Regional, State, and Local Initiatives in Nanotechnology Workshop Report (2009)

Subject Area:
NNI Workshop Reports
Author: Nanoscale Science, Engineering and Technology Subcommittee; Committee on Technology, National Science and Technology Council
Publication Date: Apr. 1 2009

Description:

This report on Regional, State, and Local (RSL) Initiatives in Nanotechnology is the result of a topical workshop convened 1–3 April 2009 in Oklahoma City, Oklahoma, by the Nanoscale Science, Engineering, and Technology (NSET) Subcommittee of the National Science and Technology Council’s Committee on Technology.

The goal of the Workshop on RSL Initiatives in Nanotechnology was to improve the outcomes of nanotechnology research, education, and business activities undertaken by U.S. organizations working to advance nanotechnology, such as small and large businesses, universities, research and education foundations, industry groups, and nongovernmental organizations. The strategy for reaching this goal is to exploit synergies between the various initiatives, promote sharing of information and resources, and develop ongoing mechanisms for relevant interactions.

The specific objectives of the workshop were to:
■ Exchange information and stimulate collaboration between the workshop participants
■ Explore mechanisms to better link the NNI and regional, state, and local initiatives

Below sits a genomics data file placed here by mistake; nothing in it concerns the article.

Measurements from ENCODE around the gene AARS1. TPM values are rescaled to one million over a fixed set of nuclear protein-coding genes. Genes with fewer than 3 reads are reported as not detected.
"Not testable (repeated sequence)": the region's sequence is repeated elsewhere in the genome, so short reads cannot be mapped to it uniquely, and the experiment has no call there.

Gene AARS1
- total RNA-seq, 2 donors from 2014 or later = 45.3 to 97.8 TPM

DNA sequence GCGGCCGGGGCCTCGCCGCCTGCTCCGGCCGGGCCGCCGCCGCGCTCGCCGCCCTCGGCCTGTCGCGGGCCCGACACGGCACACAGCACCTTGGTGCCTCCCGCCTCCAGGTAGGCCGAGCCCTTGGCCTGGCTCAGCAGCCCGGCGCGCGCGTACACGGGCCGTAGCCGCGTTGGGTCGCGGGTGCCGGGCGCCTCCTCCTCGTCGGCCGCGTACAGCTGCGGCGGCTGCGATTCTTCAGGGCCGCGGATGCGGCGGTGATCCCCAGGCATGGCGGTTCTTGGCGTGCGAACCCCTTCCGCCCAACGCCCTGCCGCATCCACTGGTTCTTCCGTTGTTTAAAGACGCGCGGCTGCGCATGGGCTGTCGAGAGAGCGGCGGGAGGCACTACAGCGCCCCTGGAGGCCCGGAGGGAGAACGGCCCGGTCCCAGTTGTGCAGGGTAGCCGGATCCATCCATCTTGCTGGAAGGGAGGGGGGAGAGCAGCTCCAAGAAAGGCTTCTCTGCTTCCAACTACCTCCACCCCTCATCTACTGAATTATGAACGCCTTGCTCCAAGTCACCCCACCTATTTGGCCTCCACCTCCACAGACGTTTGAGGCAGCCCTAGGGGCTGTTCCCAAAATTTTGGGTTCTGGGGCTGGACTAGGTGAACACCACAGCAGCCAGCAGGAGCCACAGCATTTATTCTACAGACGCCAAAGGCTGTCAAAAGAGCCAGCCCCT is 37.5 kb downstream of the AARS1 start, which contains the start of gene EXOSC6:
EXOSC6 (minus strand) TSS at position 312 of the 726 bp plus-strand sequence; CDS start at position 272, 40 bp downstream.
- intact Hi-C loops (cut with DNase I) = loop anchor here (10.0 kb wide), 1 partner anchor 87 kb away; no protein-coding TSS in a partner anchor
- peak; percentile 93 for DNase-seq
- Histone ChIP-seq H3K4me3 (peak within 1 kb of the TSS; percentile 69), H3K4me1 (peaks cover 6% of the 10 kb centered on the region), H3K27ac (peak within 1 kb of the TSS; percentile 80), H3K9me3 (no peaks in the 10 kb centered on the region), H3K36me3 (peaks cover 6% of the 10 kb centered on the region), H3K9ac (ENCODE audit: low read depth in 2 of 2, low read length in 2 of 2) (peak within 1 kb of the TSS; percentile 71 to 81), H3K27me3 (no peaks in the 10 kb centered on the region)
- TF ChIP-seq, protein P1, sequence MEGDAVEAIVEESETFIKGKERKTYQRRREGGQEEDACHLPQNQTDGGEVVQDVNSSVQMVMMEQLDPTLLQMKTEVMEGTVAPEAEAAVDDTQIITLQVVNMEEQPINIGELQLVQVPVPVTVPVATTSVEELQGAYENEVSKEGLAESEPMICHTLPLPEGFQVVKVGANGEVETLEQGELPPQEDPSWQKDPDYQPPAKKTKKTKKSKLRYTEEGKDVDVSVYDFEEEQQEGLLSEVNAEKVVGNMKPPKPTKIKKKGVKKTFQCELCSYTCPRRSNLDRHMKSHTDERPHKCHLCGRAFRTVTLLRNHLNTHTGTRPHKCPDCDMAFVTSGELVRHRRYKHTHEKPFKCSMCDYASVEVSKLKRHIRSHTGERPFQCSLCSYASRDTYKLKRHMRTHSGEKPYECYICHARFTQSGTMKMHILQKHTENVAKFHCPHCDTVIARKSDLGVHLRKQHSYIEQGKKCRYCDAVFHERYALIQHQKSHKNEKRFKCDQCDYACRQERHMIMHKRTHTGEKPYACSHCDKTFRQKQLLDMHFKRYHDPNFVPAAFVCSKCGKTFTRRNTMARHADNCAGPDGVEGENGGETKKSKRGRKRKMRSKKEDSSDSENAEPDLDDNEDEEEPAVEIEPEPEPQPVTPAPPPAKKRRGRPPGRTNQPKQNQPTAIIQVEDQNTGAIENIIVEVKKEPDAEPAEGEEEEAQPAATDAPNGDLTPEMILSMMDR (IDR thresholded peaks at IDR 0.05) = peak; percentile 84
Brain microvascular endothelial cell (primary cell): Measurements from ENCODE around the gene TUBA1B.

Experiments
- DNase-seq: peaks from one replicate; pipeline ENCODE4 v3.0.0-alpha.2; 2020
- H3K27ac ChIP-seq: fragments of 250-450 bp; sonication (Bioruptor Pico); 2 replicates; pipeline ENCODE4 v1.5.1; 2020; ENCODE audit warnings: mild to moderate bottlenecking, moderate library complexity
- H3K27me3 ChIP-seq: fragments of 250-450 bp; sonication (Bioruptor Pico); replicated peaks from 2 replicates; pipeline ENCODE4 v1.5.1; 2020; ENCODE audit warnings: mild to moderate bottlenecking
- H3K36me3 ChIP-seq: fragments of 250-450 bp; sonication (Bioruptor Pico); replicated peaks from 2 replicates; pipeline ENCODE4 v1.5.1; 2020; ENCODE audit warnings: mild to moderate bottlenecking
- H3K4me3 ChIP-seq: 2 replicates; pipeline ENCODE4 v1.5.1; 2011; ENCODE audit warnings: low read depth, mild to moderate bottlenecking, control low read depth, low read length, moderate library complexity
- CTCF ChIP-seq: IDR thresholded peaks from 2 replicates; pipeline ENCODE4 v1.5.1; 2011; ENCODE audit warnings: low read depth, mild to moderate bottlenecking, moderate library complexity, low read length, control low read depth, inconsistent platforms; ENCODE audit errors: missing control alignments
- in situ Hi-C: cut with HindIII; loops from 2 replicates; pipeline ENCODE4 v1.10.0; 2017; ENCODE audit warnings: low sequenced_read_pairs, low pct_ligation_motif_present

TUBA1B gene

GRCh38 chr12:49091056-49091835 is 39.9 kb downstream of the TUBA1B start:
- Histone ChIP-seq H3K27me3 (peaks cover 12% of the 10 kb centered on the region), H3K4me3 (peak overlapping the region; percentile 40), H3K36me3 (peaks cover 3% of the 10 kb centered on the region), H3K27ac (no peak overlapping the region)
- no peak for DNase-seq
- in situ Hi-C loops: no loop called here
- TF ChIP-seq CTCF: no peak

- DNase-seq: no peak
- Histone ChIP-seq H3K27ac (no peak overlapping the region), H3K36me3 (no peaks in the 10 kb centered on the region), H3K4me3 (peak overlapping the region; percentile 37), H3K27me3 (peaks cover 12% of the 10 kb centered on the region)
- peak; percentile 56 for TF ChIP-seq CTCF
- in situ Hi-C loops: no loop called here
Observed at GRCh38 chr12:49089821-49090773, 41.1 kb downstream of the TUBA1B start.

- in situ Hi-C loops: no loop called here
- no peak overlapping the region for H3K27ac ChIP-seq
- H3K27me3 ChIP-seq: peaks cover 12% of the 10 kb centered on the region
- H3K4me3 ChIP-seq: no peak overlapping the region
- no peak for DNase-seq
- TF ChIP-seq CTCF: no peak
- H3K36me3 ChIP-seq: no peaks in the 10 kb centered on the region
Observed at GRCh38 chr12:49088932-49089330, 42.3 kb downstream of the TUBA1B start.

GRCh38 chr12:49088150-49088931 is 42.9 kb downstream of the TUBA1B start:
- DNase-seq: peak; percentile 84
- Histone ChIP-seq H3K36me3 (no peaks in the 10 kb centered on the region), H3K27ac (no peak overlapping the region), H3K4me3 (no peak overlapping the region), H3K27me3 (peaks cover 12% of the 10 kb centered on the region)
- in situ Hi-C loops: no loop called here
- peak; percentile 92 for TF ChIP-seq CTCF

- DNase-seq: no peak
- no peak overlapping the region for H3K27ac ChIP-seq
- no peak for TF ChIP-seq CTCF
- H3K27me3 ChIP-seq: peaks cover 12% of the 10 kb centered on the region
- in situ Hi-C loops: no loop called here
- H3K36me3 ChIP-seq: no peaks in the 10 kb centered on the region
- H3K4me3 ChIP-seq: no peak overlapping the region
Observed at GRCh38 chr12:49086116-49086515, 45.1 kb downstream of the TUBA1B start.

■ Explore the roles of Federal, regional, state, and local entities in nanotechnology transfer, education and training, and economic development
■ Identify common goals and objectives among the initiatives
■ Identify paths forward to enhance the effectiveness of the initiatives through collaboration, information
exchange, and resource sharing


Nanotechnology Fact

Nanotechnology is used in many commercial products and processes, for example, nanomaterials are used to manufacture lightweight, strong materials for applications such as boat hulls, sporting equipment, and automotive parts. Nanomaterials are also used in sunscreens and cosmetics.

Nanostructured products are used to produce space-saving insulators which are useful when size and weight is at a premium—for example, when insulating long pipelines in remote places, or trying to reduce heat loss from an old house. Nanostructured catalysts make chemical manufacturing processes more efficient, by saving energy and reducing waste.

In healthcare, nanoceramics are used in some dental implants or to fill holes in diseased bones, because their mechanical and chemical properties can be “tuned” to attract bone cells from the surrounding tissue to make new bone. Some pharmaceutical products have been reformulated with nanosized particles to improve their absorption and make them easier to administer. Opticians apply nanocoatings to eyeglasses to make them easier to keep clean and harder to scratch and nanoenabled coatings are used on fabrics to make clothing stain-resistant and easy to care for.

Almost all high-performance electronic devices manufactured in the past decade use some nanomaterials. Nanotechnology helps build new transistor structures and interconnects for the fastest, most advanced computing chips.

All told, nanotechnologies are estimated to have impacted $251 billion across the global economy in 2009. This is estimated to grow to $2.4 trillion by 2015 (Lux Research, 2010).

For more information, see Benefits and Applications.

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